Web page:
First of all, I'd like to say I'm a little disturbed by the use of the word DUFF in this movie. Even as a teenager who's accustomed to new language being thrown around, I had never heard of the acronym until I saw the trailer for this film. I don't appreciate its prominence in the film at all, considering Mae Whitman is far from fat and definitely not ugly (and besides, aren't we advanced enough as a society to stop measuring a woman's value by her appearance and how that appearance is received?) I'm afraid younger girls watching this movie will feel pressured to look a certain way in order to avoid the nickname and not be true to themselves, which is supposed to be the film's message under all the name-calling and stigma. (Are we supposed to believe Mae Whitman is the "fat girl"? And why does the film insist on making girls who aren't skinny out to be embarrassing and unpopular?)

Issues aside, The Duff is a fairly mediocre movie. It follows the linear path of any high school movie: girl likes guy, girl uses best friend to help get guy, girl falls for best friend instead. The film tries to use fun onscreen graphics when it comes to introducing its characters, but it comes off as paltry and gimmicky. I feel like this was a movie engineered to blandly appeal to teenagers by incorporating as much social media and teen lingo as possible (imagine a conference room full of prestigious CEO's discussing where to include "LOL" in the film). There's a mortifyingly painful scene where the protagonist unfriends her two best friends on every plausible form of social media. I guess the writers just made a list of everything they'd scene a teenager ever use and tried to make it work. The end result is cringe-worthy.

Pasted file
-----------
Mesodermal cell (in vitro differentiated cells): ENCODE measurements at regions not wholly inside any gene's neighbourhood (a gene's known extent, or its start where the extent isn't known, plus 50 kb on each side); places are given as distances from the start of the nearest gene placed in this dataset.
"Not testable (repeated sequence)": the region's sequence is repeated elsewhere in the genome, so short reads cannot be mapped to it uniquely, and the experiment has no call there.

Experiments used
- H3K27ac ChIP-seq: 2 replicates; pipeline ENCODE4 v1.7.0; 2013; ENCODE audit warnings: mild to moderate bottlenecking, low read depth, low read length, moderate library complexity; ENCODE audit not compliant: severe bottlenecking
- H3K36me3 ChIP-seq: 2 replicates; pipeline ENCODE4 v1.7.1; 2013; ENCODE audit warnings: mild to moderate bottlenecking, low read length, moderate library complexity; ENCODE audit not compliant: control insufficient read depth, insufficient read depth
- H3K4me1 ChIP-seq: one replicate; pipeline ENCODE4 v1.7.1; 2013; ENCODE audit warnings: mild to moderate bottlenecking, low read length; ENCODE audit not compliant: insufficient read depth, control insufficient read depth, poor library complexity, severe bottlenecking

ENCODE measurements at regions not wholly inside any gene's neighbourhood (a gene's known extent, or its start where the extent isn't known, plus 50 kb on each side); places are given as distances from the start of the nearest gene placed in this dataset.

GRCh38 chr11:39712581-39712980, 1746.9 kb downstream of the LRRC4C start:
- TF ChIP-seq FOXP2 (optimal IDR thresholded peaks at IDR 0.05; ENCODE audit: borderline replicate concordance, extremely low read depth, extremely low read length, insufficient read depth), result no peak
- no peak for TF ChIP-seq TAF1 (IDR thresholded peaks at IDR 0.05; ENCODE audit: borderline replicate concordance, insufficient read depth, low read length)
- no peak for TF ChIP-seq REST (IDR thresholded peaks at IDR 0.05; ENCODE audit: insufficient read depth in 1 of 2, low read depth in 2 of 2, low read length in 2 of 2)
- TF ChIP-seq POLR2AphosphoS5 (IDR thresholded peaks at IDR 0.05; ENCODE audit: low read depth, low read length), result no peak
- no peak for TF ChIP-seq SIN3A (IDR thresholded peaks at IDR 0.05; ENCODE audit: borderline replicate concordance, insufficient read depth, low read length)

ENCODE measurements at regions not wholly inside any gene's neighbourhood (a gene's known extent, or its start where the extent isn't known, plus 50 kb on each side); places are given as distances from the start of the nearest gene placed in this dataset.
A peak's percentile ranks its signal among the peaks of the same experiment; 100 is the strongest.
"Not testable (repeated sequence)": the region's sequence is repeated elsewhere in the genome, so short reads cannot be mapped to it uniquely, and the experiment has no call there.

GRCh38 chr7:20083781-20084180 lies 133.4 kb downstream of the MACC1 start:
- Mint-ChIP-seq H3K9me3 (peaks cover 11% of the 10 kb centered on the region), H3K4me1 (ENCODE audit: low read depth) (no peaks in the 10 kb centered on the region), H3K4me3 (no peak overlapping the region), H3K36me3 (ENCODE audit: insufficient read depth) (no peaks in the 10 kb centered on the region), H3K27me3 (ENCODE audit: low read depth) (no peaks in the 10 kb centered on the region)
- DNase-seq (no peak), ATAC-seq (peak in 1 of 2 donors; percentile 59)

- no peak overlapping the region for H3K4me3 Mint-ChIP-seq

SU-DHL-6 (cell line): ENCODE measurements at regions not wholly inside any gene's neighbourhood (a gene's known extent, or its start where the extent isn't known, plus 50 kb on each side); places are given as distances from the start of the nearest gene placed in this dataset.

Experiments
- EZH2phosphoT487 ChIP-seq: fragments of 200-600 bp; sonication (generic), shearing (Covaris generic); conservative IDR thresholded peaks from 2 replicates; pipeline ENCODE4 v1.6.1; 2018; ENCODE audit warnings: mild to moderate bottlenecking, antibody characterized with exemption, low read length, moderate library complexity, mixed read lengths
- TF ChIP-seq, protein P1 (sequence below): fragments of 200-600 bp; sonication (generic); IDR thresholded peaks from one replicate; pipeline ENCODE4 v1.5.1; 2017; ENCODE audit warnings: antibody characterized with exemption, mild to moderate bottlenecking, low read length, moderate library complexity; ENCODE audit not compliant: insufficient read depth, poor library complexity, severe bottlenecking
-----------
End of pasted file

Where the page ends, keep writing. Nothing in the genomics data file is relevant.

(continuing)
There are a few redeeming qualities, though. Though the high school the characters attend clearly forgot to instate a dress code, it manages to stay relatively realistic. I'm sure every girl watching could relate to the theme of feeling ignored and overshadowed by the accomplishments of your friends; the movie actually takes the liberty of pointing out there will always be someone smarter or prettier or more popular and that this does not make you any less special. While most of the dialogue verges on overwhelmingly "hip" (I've never heard a human being use the word "amaze balls" in my life), the script mines humor from appearances by the hilarious Ken Jeong and Chris Wylde, as well as from the always funny Allison Janney. Mae Whitman is as charismatic and likeable as ever, and so is Robbie Amell, who is sure to become the next teen idol with his chiseled pectorals and smarmy grin.